Suppose a sales manager at your dealership, who is not an officer of your company, signs an agreement with a vendor to extract customer information from your database and mail offers to these consumers over a six-month period. The sales manager quits around the time you receive the first bill from the vendor. When you refuse to pay the vendor, he counters that your dealership entered into a binding agreement. Does the vendor have an argument to hold your dealership to performance of the contract?
The answer is likely ‘yes’ because of the doctrine of apparent authority. Apparent authority, typically arising from principal/agent and employer/employee relationships, binds the principal (or employer) to fulfill obligations entered into by the agent (or employee) with a third-party when the third-party reasonably believes the agent has the authority to act on behalf of the principal. In this example, the vendor would likely argue that, as the manager of the sales department, the sales manager has the authority to enter into agreements relating to sales of vehicles, such as advertising. Therefore, the vendor could sue the dealership for breach of contract if the dealership refuses to pay the vendor for services rendered.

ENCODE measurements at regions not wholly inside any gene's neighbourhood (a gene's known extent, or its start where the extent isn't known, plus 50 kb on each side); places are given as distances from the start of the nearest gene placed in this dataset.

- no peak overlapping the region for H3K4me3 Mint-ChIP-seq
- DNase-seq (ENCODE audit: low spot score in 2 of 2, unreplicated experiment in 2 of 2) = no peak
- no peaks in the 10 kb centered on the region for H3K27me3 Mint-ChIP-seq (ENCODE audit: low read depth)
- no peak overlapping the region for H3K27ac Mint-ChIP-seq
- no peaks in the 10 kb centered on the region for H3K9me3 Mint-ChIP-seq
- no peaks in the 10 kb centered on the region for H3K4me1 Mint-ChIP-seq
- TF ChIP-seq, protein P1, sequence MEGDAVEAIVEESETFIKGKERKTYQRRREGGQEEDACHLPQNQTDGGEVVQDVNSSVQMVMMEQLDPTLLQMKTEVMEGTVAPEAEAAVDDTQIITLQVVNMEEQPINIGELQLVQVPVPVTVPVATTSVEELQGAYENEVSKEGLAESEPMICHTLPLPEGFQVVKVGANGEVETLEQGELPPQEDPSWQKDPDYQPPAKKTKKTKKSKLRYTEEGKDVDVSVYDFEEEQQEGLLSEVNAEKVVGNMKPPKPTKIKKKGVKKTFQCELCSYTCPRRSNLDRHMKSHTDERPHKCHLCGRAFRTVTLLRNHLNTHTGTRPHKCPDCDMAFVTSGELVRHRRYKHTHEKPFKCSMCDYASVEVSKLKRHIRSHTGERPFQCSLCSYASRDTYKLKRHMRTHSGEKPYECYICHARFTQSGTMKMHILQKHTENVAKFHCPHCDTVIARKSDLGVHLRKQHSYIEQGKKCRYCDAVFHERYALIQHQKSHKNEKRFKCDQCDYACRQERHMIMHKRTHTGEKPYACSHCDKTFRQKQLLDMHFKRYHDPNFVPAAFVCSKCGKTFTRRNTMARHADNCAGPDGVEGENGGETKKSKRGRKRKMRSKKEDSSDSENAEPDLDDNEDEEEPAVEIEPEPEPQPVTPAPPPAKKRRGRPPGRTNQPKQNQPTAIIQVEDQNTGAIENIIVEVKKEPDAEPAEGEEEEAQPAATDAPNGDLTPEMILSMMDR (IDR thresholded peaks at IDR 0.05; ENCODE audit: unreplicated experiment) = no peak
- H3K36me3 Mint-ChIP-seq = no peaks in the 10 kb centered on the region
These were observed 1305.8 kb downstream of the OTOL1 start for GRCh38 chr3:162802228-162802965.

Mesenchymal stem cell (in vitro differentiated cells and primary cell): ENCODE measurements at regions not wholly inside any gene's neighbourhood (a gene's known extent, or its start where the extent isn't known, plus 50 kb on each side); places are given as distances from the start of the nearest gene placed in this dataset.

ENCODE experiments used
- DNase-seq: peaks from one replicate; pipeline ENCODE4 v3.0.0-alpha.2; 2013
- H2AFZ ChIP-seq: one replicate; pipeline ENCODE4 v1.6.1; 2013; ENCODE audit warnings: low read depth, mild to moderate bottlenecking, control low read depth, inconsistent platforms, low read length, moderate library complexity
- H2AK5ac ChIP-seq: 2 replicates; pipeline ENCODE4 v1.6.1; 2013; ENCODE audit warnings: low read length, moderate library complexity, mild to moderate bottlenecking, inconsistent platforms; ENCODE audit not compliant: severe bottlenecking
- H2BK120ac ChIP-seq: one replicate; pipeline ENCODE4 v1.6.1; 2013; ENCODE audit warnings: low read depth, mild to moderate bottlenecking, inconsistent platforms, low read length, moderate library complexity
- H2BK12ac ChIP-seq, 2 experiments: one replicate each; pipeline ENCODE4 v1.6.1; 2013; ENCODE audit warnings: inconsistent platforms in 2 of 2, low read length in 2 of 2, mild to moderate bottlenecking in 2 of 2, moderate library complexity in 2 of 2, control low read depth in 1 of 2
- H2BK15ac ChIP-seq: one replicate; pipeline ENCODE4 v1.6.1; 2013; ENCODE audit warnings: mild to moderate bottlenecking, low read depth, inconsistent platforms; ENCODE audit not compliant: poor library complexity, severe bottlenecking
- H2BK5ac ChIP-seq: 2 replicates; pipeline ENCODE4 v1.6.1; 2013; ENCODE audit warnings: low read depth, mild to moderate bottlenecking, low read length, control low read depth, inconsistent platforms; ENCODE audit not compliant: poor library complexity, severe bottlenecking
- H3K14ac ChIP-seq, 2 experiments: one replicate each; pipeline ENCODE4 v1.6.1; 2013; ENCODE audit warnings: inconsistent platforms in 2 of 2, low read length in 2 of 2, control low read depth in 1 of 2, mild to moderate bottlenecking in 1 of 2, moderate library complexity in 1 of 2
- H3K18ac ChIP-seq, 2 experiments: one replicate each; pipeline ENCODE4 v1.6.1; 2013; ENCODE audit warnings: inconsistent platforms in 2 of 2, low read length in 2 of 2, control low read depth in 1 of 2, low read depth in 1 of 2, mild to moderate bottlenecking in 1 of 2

There are several steps you can take to reduce the likelihood of unauthorized personnel entering into agreements that may obligate your dealership to performance. A key step is making sure your employees clearly understand what they are and are not allowed to do. Your employee handbook and other documents should express which staff has authority to act on behalf of the dealership in regards to contracts with vendors. Your staff should acknowledge this authority, or lack thereof, in writing. You should notify each of your dealership’s vendors in writing regarding who has authority to act on behalf of your business and instruct your staff to whom they should refer vendor inquiries. If you own several dealerships, you should consider consolidating responsibilities for review and execution of contracts to a limited number of individuals instead of allowing each store to act independently. Doing so has several benefits, including more oversight of vendor contracts, monitoring of pricing and terms for each dealership, and improved leverage when negotiating specific terms of each agreement.
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